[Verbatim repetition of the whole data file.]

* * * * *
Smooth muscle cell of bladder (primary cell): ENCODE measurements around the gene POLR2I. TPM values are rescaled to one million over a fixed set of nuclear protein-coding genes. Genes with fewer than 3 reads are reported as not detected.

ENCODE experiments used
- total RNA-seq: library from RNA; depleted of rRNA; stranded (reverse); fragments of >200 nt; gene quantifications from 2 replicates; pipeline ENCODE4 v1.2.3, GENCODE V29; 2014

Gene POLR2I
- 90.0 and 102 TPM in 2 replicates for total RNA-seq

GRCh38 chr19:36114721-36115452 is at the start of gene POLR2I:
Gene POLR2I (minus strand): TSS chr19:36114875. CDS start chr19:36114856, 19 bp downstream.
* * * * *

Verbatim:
Smooth muscle cell of bladder (primary cell): ENCODE measurements around the gene POLR2I. TPM values are rescaled to one million over a fixed set of nuclear protein-coding genes. Genes with fewer than 3 reads are reported as not detected.

ENCODE experiments used
- total RNA-seq: library from RNA; depleted of rRNA; stranded (reverse); fragments of >200 nt; gene quantifications from 2 replicates; pipeline ENCODE4 v1.2.3, GENCODE V29; 2014

Gene POLR2I
- 90.0 and 102 TPM in 2 replicates for total RNA-seq

GRCh38 chr19:36114721-36115452 is at the start of gene POLR2I:
Gene POLR2I (minus strand): TSS chr19:36114875. CDS start chr19:36114856, 19 bp downstream.